From Barracks to the Battlefield Clean Energy Innovation and Americas Armed Forces

From Barracks to the Battlefield Clean Energy Innovation and Americas Armed Forces

From Barracks to the Battlefield: Clean Energy Innovation and America's Armed Forces (PDF), a new Pew report, finds that Department of Defense (DoD) clean energy investments increased 200 percent between 2006 and 2009, from $400 million to $1.2 billion, and that they are projected to eclipse $10 billion annually by 2030. Using more than 300,000 barrels of oil a day in 2009, DoD is one of the largest institutional energy consumers in the world. As such, the military has set an ambitious overall target of obtaining 25 percent of its energy from renewable sources by 2025. This report documents how DoD is helping to accelerate the development and deployment of clean energy technologies in three key areas: vehicle efficiency, advanced biofuels and energy efficiency and renewable energy at bases.


The front facade of the Supreme Court of the United States in Washington, DC.
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Agenda for America

A collection of resources to help federal, state, and local decision-makers set an achievable agenda for all Americans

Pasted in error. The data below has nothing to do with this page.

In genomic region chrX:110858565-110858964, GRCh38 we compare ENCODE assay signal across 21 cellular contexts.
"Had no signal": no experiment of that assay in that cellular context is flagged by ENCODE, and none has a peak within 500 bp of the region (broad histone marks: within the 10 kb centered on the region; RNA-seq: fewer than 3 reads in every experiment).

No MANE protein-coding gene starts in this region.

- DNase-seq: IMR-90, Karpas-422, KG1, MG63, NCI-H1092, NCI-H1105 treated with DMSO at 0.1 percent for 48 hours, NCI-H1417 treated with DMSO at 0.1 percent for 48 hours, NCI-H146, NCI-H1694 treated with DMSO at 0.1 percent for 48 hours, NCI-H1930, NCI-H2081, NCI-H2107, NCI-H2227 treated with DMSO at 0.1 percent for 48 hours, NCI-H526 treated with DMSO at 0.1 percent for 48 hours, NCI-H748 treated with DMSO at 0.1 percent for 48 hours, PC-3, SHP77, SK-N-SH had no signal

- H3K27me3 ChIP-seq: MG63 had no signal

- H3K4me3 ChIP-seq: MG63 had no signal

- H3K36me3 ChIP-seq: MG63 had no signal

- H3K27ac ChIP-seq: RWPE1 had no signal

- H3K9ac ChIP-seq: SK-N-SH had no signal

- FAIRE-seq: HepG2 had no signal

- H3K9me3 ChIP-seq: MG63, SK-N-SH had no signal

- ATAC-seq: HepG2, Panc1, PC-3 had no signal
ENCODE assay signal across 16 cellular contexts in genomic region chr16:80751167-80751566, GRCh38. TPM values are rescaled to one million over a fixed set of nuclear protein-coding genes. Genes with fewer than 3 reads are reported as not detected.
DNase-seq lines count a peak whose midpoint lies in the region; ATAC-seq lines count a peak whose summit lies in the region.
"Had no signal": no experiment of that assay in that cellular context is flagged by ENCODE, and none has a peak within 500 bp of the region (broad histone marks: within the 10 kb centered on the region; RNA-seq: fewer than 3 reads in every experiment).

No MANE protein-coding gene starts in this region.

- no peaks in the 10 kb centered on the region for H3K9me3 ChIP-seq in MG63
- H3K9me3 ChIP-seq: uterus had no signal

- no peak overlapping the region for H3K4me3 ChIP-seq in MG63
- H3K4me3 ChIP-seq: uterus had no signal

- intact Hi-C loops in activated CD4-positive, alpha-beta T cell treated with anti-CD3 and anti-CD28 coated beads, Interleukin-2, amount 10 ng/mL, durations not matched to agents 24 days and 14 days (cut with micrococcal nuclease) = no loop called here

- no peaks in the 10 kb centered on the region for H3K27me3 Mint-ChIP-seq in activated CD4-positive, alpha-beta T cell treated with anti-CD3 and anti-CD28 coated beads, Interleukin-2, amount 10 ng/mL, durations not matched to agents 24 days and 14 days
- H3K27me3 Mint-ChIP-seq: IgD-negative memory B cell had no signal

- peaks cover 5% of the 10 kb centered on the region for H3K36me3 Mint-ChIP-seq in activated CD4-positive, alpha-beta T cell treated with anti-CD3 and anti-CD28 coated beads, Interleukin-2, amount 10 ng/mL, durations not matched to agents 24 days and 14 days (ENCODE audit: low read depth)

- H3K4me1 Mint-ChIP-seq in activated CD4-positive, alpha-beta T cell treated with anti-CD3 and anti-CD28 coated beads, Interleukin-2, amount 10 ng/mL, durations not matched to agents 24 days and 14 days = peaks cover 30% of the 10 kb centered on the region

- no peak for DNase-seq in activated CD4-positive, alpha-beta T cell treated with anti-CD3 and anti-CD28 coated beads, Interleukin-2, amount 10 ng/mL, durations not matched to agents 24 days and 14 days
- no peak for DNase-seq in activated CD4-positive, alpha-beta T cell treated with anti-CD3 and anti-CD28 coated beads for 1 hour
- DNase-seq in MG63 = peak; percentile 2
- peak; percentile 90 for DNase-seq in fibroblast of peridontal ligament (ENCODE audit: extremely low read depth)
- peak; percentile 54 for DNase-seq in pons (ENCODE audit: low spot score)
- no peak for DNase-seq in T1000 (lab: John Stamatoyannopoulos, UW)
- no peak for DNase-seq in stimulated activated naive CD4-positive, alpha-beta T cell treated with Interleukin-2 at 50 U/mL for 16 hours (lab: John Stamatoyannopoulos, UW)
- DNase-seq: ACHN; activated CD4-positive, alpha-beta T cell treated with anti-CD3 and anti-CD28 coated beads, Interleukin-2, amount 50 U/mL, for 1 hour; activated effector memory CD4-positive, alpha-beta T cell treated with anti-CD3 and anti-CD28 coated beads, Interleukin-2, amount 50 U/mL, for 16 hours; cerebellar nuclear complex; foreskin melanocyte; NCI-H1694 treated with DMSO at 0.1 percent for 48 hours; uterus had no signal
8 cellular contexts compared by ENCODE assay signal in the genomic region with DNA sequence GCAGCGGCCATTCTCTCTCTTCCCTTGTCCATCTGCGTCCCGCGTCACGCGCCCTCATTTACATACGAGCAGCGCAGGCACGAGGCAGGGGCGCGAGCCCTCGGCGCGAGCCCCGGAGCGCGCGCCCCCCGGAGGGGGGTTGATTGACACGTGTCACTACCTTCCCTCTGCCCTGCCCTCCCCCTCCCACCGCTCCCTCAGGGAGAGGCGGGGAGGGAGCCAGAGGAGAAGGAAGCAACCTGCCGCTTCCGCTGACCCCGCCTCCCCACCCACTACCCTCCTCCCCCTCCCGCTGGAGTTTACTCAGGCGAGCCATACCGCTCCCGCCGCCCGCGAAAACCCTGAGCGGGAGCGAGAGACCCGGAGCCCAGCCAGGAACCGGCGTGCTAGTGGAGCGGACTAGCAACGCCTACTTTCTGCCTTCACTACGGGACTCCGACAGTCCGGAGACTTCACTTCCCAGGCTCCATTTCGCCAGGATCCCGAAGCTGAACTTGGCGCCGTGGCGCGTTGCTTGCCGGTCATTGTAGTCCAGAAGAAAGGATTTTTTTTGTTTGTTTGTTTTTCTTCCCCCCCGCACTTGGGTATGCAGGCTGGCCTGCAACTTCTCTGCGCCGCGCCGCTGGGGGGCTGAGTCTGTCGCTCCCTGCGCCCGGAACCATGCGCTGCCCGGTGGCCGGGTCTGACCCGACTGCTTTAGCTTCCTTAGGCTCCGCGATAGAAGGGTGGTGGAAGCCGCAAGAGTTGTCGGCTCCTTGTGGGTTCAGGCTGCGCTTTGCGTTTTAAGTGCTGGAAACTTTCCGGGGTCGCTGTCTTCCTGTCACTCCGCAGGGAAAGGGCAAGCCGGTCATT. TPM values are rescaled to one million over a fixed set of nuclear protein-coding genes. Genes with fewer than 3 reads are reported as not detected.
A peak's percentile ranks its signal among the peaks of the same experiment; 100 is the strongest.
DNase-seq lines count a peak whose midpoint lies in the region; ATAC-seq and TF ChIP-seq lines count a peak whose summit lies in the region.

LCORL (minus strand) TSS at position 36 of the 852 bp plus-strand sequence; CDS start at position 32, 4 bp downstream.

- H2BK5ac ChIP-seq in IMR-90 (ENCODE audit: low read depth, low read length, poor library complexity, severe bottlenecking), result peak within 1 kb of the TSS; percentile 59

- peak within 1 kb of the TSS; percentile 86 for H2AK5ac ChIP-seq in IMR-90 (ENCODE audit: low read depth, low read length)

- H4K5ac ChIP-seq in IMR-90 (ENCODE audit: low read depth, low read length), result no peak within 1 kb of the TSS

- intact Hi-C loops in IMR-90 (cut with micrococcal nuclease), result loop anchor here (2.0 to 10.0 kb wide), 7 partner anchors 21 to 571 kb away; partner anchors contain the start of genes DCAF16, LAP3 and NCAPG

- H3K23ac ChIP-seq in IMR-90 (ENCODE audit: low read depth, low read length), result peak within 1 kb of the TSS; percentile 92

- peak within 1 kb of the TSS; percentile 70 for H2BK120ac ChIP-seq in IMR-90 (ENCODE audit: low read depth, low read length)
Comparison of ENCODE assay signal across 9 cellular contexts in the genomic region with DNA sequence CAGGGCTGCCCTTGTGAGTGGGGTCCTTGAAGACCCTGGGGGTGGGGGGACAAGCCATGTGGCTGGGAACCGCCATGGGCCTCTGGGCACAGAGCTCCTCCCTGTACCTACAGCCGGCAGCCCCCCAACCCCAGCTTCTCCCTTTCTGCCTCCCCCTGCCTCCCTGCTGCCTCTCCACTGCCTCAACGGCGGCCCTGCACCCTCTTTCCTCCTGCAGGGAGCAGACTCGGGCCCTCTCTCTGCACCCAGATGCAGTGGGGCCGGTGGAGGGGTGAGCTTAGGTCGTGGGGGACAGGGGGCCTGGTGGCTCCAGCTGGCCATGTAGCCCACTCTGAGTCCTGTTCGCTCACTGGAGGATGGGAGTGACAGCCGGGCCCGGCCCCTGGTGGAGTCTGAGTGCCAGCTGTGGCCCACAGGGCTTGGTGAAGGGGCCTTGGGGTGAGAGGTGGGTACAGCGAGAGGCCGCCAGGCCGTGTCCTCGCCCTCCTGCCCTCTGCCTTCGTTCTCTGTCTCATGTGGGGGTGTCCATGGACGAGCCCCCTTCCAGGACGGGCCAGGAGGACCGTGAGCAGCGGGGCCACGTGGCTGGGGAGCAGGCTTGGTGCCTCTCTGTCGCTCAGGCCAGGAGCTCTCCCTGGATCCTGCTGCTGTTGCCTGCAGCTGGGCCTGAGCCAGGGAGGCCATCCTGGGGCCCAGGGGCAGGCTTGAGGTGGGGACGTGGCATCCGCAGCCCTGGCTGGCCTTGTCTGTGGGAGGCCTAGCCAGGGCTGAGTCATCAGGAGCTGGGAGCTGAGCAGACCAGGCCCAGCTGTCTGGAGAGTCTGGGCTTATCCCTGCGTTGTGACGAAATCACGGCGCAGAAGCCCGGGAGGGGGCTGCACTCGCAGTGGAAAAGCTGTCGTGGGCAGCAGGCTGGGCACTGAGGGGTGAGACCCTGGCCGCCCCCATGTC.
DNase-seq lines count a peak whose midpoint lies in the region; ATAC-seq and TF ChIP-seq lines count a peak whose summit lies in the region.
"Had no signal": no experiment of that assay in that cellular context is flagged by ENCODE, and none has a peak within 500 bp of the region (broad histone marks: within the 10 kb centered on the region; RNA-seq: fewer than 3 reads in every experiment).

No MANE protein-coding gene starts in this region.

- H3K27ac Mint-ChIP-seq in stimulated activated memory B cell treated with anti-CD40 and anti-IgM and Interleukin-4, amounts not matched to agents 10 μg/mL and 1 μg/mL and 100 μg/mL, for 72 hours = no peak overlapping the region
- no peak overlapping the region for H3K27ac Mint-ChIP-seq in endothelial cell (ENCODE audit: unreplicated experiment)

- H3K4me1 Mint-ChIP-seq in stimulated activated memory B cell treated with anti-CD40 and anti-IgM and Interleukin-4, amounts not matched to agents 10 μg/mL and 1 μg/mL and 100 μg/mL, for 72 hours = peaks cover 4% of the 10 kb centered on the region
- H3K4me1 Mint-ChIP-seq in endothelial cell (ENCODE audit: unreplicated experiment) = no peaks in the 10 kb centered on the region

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Data-driven policymaking is not just a tool for finding new solutions for emerging challenges, it makes government more effective and better able to serve the public interest. In the coming months, President Joe Biden and the 117th Congress will tackle a number of environmental, health, public safety, and fiscal and economic issues—nearly all of them complicated by the COVID-19 pandemic. To help solve specific, systemic problems in a nonpartisan fashion, Pew has compiled a series of briefings and recommendations based on our research, technical assistance, and advocacy work across America.

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States of Innovation

Data-driven state policy innovations across America

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Data-driven policymaking is not just a tool for finding new solutions for difficult challenges. When states serve their traditional role as laboratories of innovation, they increase the American people’s confidence that the government they choose—no matter the size—can be effective, responsive, and in the public interest.